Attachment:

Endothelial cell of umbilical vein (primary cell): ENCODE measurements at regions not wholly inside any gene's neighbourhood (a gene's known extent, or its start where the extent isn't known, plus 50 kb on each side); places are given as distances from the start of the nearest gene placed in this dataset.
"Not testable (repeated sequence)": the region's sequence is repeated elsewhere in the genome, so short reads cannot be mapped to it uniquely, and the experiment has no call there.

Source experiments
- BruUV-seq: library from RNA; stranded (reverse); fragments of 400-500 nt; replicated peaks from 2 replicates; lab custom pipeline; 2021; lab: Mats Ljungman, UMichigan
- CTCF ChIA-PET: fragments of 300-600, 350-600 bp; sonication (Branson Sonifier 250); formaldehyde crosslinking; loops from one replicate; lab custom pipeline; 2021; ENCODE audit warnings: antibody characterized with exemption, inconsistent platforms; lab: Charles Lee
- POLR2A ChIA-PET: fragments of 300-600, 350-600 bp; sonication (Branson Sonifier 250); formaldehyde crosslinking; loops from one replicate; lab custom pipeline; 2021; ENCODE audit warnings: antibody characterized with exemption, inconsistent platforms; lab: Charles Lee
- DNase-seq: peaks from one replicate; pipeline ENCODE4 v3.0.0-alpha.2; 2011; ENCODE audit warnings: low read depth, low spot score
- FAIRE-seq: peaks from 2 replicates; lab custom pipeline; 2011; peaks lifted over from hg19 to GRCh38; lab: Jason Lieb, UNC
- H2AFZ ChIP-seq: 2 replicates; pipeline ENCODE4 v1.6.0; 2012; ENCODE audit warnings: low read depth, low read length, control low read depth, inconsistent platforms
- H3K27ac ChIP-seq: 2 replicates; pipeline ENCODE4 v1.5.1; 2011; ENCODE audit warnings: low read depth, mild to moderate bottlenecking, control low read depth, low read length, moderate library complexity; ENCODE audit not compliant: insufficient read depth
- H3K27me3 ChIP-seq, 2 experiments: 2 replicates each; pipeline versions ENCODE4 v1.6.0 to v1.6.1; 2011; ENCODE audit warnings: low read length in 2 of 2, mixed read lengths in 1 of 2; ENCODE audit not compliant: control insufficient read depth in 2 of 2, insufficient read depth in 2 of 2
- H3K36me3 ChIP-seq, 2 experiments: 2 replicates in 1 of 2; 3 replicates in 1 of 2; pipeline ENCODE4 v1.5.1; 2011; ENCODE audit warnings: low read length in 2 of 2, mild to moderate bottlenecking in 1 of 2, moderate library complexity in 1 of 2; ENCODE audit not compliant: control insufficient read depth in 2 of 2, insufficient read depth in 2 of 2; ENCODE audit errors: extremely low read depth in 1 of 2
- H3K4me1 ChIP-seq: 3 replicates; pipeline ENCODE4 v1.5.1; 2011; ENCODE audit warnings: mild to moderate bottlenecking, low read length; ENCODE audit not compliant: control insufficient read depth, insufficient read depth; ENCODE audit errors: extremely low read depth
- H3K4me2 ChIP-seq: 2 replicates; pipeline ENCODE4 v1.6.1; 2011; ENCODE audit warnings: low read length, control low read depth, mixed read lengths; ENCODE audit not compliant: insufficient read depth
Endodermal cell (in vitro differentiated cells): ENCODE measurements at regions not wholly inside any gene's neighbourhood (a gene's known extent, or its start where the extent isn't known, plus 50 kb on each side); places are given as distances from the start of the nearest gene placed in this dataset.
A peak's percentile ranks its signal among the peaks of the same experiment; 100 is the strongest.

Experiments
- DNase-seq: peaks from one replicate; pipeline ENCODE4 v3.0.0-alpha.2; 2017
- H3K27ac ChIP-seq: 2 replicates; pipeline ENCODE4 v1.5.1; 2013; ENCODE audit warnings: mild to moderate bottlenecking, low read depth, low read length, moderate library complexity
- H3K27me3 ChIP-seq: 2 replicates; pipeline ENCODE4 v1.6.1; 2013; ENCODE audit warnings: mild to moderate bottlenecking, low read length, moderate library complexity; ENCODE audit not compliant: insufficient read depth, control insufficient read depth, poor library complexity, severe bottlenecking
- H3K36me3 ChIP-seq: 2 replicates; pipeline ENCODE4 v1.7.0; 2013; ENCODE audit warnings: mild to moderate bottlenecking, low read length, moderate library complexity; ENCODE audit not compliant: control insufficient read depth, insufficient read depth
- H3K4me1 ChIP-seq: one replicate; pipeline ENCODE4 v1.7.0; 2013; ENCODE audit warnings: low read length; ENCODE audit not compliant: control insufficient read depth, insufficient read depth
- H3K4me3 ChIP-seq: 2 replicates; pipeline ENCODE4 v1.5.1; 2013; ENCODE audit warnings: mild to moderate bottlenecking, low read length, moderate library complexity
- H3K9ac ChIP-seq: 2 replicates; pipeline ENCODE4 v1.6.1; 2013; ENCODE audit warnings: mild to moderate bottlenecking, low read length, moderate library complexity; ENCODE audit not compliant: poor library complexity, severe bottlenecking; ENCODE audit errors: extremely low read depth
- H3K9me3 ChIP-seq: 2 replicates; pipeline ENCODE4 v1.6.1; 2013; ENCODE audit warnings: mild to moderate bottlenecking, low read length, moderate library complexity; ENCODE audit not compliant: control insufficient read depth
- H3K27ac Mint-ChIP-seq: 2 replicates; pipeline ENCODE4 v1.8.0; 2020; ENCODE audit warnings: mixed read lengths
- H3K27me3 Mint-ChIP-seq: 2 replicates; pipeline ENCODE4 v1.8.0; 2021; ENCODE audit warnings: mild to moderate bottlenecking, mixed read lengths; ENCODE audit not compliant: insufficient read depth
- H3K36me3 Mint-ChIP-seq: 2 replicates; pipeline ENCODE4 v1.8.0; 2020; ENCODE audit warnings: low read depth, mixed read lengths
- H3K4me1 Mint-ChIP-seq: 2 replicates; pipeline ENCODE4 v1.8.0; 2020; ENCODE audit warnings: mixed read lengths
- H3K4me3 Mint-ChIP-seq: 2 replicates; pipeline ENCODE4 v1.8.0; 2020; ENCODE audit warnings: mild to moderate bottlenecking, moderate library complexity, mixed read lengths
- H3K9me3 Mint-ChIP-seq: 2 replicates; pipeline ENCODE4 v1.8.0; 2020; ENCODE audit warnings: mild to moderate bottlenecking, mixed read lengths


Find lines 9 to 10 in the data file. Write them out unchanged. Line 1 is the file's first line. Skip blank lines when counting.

- H2AFZ ChIP-seq: 2 replicates; pipeline ENCODE4 v1.6.0; 2012; ENCODE audit warnings: low read depth, low read length, control low read depth, inconsistent platforms
- H3K27ac ChIP-seq: 2 replicates; pipeline ENCODE4 v1.5.1; 2011; ENCODE audit warnings: low read depth, mild to moderate bottlenecking, control low read depth, low read length, moderate library complexity; ENCODE audit not compliant: insufficient read depth